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MorenoMasey redefines the traditional hostel concept

MorenoMasey redefines the traditional hostel concept

MorenoMasey has recently elevated the concept of hostel accommodation by converting underused space above a number of London pubs into functional yet desirable design-led spaces.

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The hostel at The Crown pub in Battersea

By utilising innovative solutions to maximise space, MorenoMasey has enhanced the hostels’ operational, as well as visual appeal, creating high quality architectural design that improves the overall user experience.

Inspired by the character of the pub it is connected to, the accommodation spaces are infused with modern industrialism; creating a fresh contrast to the traditional perception of a hostel model.

PubLove, the company behind a number of London’s most treasured pubs, launched in 2007 with a mission to safeguard the Great British pub by diversifying and modernising the traditional pub, without losing its unique character. MorenoMasey was brought on to fulfil this goal and was instrumental in transforming the look and feel of a number of the chain’s pubs, followed by the connected hostel accommodation.

MorenoMasey

The hostel at The Crown pub in Battersea

The hostel at The Crown pub in Battersea was the first to be unveiled earlier this year. MorenoMasey used its solution-based architectural approach to unlock the space and create eight rooms with 72 beds, where guests can stay in style and comfort. The overall feel of the rooms is functional with an industrial look, providing visitors with a top-rate experience with prices starting from just £13.50 a night.

Rodrigo Moreno Masey commented, “A strong client brief informed our architectural approach to both the pub and the hostel rooms above. The result is a stripped back aesthetic that peels away years of ad hoc change to reveal an honest, contemporary space.”

MorenoMasey

The hostel at The Crown pub in Battersea

The main focus was to modernise the appeal and experience of hostel accommodation. This was achieved with features such as raw brickwork walls and three-tier beds made from industrial plywood and black steel, which have been enhanced by coordinating USB sockets with dedicated holders for phones, glasses and water bottles, plus the addition of screens and graphic numerical branding to help identify each bunk and provide an element of privacy. The numerical branding corresponds to the geometric lockers, and has also been used on the doors of each room. Hidden low level night lighting provides an automatic glow across the floors, aiding movement without disturbing other guests.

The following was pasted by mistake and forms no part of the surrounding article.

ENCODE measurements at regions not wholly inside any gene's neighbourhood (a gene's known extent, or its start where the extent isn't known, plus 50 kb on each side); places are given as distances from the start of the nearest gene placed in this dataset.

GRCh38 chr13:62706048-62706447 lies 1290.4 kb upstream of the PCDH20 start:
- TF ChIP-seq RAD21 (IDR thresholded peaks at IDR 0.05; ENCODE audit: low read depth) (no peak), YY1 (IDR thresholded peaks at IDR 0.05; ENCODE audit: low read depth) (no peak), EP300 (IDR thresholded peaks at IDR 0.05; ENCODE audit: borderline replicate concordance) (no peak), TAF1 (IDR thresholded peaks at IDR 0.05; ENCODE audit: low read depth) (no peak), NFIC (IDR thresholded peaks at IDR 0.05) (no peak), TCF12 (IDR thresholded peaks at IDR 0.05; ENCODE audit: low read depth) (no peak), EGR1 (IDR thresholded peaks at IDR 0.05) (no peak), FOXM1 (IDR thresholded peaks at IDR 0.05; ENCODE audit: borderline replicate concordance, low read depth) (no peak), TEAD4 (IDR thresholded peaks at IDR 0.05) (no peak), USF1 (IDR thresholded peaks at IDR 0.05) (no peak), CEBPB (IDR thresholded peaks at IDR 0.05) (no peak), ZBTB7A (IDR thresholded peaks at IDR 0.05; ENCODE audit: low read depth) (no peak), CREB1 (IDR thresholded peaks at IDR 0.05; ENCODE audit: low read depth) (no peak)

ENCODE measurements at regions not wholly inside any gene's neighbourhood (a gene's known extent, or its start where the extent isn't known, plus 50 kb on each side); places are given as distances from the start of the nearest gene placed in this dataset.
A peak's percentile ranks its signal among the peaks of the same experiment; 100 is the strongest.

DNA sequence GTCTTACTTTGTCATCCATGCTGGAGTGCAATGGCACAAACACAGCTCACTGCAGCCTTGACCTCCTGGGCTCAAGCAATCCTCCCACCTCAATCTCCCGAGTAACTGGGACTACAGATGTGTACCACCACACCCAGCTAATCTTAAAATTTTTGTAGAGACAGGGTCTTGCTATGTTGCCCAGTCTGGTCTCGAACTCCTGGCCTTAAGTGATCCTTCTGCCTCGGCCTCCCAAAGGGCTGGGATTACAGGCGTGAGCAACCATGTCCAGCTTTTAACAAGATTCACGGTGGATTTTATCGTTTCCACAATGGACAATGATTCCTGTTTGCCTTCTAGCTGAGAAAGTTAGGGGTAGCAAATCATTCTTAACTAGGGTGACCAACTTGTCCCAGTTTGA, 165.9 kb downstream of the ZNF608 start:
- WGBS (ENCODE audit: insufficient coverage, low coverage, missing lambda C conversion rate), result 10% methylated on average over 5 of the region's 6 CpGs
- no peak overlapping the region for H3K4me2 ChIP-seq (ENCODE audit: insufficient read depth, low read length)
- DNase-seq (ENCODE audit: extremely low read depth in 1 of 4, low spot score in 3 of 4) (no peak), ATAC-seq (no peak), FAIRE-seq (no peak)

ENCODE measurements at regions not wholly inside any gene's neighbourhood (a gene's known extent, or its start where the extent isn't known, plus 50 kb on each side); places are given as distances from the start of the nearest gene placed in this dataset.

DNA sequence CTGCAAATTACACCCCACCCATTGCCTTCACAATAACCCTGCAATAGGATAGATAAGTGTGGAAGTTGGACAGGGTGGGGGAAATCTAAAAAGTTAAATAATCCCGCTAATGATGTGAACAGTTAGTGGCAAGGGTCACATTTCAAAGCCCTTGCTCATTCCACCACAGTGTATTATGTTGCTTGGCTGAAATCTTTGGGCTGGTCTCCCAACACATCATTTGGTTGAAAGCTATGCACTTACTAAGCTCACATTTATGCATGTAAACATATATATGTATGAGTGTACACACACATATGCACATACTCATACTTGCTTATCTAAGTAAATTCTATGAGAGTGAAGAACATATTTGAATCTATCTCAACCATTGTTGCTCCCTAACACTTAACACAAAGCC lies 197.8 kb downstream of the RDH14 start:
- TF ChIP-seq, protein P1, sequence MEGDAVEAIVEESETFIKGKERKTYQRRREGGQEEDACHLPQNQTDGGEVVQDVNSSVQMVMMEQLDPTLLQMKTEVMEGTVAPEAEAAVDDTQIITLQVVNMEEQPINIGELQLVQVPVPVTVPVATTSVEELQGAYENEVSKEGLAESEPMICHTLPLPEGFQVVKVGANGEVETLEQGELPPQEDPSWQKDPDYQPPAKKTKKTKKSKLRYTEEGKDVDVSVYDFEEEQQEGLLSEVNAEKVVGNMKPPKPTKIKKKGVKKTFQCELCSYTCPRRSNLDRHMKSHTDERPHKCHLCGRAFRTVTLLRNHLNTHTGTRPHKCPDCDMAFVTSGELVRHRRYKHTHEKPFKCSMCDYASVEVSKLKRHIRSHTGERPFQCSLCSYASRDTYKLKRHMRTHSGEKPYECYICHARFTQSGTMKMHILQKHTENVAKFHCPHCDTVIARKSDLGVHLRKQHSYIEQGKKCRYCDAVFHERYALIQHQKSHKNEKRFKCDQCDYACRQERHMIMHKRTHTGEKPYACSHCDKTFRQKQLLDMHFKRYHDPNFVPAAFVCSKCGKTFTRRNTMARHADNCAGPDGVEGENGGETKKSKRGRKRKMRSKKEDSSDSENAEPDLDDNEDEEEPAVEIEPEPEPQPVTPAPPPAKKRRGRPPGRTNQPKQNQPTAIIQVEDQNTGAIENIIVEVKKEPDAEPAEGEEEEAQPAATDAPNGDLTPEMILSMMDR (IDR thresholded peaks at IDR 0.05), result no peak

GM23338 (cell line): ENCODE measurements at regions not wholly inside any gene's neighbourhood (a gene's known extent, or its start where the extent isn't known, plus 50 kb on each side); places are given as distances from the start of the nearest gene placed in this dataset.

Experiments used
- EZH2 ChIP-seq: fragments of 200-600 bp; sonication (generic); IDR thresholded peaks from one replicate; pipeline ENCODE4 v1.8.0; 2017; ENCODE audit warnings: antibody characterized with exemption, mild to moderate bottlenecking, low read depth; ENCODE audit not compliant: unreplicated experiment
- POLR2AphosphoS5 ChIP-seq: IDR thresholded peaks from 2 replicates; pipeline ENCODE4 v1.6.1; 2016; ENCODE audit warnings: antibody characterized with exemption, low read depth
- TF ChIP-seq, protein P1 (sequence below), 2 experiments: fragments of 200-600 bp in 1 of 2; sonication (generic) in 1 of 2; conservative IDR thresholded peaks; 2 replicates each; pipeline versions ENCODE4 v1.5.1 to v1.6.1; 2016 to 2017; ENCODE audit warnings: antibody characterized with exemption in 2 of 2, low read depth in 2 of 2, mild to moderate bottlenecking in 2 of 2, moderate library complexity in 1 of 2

Rodrigo continues, “Upstairs exhibits simple functional hostel rooms that are equipped with the space and needs of the modern traveller. The result is confident and industrial with plywood and steel furniture pieces housing triple height beds in large, bright rooms.”

The pub design preceded the hostel design, involving the full refurbishment of the pub downstairs in order to create a consistently design-led space throughout, whilst ensuring the modernist design didn’t compromise its original character. The pub’s space again displays exposed brickwork and is adorned with industrial style lighting and banquette booth seating – creating a social, open plan space for guests. Extending aspects of the pub design into the hostel space produces a unified entity, maintaining and reinforcing the public house’s role at the heart of the local community while creating a social hub for the hostel.

“Placed somewhere between urban cool and historic public house, the use of simple materials assembled playfully with beautiful details, looks to redefine the hostel for the urban tourist.”

morenomasey.com

Jade Tilley
Jade Tilley
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